But what about that case in Tennessee, where two brothers cleared store shelves of hand sanitizer, antimicrobial wipes, and face masks in hopes of reselling the supplies for a large profit? Isn’t that the epitome of the “greedy capitalist,” snagging up supplies before others have a chance to buy them and then reselling them to people in need at large markups? Shouldn’t we be grateful that Tennessee outlaws price-gouging and the state’s AG cracked down on the brothers, compelling them to “donate” their supplies?
On the contrary, laws against price-gouging in Tennessee and Kentucky (where the brothers bought many of the supplies), along with the widespread social stigma against price “gouging,” created the mess. After all, the stores whose shelves the brothers cleared could have and should have raised prices on those items themselves, if that weren’t illegal. Then the brothers would have had no economic incentive to buy up the goods, and the stores’ regular customers would have had access to the items, albeit at higher prices. With low prices and an expected emergency, runs were inevitable with or without the notorious brothers, even if stores limited the amount each customer could buy. Laws against price gouging are the problem, not the solution.
Of course, even if sellers were legally allowed to raise prices, that doesn’t mean they would all do it. Amazon, after all, refused to let the Tennessee brothers sell on their site. Economist Tyler Cowen points out that, even if laws allowed price hikes, Amazon probably wouldn’t raise prices. Emergency goods constitute a tiny fraction of Amazon’s total sales, and the company probably would not want to take on the associated public and political ill will. That’s unfortunate and harmful, Cowen points out. This suggests an idea to me: If it were legal, companies that want to help prevent shortages but that don’t want to “price gouge” could raise prices and donate the residual profits to charity.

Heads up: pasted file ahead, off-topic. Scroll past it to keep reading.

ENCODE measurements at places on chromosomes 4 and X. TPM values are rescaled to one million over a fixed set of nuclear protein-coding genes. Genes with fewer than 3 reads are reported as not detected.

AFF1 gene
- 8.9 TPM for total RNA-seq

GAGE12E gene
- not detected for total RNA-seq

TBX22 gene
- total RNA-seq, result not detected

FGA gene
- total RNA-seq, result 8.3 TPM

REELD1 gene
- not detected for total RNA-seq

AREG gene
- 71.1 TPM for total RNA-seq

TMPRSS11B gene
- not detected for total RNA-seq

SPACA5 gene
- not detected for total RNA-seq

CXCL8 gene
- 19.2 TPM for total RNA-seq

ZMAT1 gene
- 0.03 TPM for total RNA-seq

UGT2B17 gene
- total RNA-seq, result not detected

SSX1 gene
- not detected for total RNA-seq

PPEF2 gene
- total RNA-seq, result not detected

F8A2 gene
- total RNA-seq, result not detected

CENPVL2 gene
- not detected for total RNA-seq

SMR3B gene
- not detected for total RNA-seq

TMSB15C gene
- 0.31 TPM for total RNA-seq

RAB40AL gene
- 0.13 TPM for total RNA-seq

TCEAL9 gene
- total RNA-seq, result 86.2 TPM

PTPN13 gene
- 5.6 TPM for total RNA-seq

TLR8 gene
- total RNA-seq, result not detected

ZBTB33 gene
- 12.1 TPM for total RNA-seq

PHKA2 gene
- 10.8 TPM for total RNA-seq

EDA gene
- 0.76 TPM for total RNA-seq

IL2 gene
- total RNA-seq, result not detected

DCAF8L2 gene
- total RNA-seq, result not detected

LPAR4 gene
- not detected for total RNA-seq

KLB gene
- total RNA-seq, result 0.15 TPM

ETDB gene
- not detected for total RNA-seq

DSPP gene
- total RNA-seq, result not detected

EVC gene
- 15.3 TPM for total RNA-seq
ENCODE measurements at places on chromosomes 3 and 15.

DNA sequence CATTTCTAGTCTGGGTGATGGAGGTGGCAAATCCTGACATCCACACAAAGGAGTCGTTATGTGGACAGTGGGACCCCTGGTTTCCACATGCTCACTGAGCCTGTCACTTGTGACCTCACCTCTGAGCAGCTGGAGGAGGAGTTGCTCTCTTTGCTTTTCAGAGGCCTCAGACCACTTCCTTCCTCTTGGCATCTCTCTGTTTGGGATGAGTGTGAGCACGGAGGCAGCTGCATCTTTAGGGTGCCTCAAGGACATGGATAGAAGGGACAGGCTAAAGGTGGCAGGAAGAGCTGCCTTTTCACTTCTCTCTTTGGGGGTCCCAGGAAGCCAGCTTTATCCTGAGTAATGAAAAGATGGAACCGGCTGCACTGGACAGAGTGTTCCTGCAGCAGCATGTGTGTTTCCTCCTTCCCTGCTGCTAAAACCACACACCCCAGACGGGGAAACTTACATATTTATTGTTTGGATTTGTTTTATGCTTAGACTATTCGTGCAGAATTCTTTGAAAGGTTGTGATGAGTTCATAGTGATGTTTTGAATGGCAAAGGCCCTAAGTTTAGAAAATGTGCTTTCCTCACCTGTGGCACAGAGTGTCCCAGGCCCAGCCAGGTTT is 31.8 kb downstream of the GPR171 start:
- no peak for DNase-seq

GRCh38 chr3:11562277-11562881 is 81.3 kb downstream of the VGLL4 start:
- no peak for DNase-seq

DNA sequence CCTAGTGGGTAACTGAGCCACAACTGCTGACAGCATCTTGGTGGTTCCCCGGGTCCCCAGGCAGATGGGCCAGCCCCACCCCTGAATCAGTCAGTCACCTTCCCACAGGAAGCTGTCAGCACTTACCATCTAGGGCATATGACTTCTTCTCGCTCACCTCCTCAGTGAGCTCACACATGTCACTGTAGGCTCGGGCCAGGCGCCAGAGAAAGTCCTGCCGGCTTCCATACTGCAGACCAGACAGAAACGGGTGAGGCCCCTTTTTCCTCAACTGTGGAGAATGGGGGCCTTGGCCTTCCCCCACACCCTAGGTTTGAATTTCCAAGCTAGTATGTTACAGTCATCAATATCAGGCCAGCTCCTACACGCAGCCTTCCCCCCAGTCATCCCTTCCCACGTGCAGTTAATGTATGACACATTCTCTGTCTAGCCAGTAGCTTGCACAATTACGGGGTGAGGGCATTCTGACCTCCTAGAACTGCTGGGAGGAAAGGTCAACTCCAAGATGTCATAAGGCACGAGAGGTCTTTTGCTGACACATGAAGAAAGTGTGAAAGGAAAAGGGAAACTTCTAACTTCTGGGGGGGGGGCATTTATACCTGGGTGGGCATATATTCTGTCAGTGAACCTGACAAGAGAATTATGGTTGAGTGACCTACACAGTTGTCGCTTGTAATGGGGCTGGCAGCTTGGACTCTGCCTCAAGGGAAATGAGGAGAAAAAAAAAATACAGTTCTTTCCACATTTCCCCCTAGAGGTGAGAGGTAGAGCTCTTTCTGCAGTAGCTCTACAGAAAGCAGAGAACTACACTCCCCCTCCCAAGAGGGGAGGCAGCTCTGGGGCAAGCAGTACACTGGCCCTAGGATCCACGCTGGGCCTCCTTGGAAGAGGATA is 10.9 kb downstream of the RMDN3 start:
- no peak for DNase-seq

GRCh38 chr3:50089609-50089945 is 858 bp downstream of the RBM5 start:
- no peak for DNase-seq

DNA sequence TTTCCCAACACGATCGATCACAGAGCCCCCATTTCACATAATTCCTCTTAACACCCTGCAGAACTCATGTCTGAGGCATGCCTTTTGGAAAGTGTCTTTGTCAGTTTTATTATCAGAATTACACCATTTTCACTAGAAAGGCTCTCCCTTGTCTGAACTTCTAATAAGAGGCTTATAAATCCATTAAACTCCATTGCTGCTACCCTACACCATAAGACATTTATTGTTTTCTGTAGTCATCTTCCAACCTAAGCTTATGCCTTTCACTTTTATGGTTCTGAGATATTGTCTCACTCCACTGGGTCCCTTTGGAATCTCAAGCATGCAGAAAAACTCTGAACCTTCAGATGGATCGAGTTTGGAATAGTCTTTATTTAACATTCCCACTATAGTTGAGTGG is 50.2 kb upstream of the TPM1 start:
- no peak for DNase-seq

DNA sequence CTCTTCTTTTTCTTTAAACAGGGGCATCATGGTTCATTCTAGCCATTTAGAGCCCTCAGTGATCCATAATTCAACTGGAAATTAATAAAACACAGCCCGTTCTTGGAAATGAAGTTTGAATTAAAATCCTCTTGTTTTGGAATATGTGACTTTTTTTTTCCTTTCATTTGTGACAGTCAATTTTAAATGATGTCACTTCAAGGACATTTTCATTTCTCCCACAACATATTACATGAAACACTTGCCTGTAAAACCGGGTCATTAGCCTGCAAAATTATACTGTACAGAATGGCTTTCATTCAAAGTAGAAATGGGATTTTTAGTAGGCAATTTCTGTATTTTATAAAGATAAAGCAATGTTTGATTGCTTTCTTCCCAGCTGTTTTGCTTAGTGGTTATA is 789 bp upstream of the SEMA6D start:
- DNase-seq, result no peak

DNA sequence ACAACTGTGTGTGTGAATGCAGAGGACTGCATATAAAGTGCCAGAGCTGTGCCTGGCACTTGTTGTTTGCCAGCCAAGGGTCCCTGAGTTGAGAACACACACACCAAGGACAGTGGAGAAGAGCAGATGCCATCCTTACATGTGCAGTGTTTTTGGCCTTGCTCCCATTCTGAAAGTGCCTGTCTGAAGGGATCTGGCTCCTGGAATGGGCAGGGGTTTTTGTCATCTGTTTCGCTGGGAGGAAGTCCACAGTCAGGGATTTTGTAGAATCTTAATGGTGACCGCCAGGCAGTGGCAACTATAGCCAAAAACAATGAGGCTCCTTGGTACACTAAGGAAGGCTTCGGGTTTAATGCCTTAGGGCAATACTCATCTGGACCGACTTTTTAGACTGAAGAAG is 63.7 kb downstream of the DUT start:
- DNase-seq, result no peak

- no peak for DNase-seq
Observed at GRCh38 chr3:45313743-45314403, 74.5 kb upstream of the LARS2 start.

Meanwhile, we’ve seen lots of companies in Colorado and around the country step up to make and donate things like protective masks and hand sanitizer. Why would profit-seeking capitalists do such a thing? Capitalism does not mean that everyone always seeks to maximize monetary profits; it means that people are free to engage with others on consensual terms. This includes charity and nonprofit work. Business owners often want to contribute to their communities beyond their formal operations and build public good will. One problem is that often these companies have run into regulatory hurdles that hinder their provision of emergency supplies.
Are there any exceptions? Can government ever justly intervene in cases of price hikes? Here is a common example. Let’s say you’re lost at sea in a rowboat, and you come across an inhabited island. The island’s owner says, “Sure, you can dock your boat in my harbor, but it will cost you every cent you own.” At some point I think government properly does not enforce such agreements because there is no true consent. But such extreme cases are not comparable to emergencies people typically find themselves in, such as during hurricanes and the COVID-19 outbreak, and they do not justify general laws against large price hikes.
Weiser, our AG, deserves our gratitude for cracking down on genuine cases of fraud during these troubled times. But he should not seek to enforce non-existent laws for political reasons, nor should the legislature empower him to go after price “gougers.” Legislators should first do no harm.